In his opinion delivered on September 20, 2022, Advocate General Rantos concluded that a competition authority may examine, as an incidental question, the compliance of the practices under investigation with the GDPR rules, while taking into account relevant GDPR precedents, informing, and, where appropriate, consulting the competent GDPR authorities.[5]

The Judgment

In its judgment, the Court of Justice held that a dominant undertaking’s non-compliance with the GDPR could be a “vital clue” indicating a breach of Article 102 TFEU.[6]  The Court of Justice further noted that access to and the use of personal data are “of great importance” and a “significant parameter of competition” in the digital economy, in particular for online advertising.[7]   

At the same time, the Court of Justice clarified that national competition authorities do not replace GDPR authorities, and should cooperate with them to avoid divergences of interpretation.  The Court of Justice set out detailed guidance for the cooperation process, clarifying that competition authorities must comply with prior decisions from the competent GDPR authorities concerning the lawfulness of the conduct in question or similar conduct.  The Court of Justice further explained that competition authorities should consult and seek the cooperation of GDPR authorities where: (i)  there are doubts as to the scope of the GDPR authorities’ prior assessment; (ii)  the competition and GDPR authorities are simultaneously examining the conduct in question or similar conduct; or (iii)  the relevant GDPR authorities have not started an investigation.  GDPR authorities must in turn respond to requests from competition authorities within a reasonable period of time.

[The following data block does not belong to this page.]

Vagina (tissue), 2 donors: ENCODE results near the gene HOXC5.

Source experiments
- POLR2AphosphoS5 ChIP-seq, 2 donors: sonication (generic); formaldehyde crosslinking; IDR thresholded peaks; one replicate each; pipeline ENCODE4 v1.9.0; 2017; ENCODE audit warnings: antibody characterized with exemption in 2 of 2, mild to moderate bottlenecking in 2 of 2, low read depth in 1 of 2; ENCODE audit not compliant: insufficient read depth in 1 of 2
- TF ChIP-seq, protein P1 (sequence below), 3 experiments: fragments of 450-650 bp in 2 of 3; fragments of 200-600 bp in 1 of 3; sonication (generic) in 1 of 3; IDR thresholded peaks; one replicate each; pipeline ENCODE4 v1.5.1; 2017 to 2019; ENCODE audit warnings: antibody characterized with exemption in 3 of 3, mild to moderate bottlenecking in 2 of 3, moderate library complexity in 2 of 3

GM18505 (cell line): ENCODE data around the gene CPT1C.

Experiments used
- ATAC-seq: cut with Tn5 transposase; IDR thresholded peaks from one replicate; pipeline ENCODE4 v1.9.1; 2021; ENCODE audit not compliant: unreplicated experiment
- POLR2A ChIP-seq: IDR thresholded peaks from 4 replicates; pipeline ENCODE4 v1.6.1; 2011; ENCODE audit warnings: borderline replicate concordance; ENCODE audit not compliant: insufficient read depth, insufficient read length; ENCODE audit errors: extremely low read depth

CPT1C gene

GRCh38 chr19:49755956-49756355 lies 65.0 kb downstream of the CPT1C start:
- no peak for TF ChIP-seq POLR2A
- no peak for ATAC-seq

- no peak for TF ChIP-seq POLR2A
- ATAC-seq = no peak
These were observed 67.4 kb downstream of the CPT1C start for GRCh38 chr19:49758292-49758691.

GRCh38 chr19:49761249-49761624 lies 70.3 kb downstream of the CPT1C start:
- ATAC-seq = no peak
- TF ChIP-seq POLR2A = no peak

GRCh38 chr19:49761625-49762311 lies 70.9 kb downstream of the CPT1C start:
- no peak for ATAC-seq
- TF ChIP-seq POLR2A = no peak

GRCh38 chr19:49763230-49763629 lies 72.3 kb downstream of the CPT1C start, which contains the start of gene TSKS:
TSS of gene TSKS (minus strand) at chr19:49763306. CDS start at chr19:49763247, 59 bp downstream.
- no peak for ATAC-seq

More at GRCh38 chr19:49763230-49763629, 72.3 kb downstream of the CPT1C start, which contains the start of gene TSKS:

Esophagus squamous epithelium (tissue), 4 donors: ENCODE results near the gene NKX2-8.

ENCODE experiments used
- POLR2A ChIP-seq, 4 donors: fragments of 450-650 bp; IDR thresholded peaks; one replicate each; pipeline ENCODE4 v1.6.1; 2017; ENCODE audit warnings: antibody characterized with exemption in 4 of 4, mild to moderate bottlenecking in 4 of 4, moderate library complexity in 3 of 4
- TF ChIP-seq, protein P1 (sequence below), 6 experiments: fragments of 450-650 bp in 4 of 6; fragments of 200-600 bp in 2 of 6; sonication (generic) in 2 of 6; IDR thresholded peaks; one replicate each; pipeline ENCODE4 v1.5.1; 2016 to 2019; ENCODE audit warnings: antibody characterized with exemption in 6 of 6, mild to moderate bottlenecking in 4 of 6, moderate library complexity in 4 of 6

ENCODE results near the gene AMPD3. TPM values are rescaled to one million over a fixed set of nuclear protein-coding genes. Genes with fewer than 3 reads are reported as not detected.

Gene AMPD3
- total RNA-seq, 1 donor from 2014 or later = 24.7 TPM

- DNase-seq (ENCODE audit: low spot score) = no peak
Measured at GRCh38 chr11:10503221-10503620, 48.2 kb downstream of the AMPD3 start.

In this case, the Court of Justice considered that the FCO contacts with data protection authorities in Germany and Ireland,[8] and their confirmation of the absence of parallel investigation, was sufficient to meet its cooperation obligations.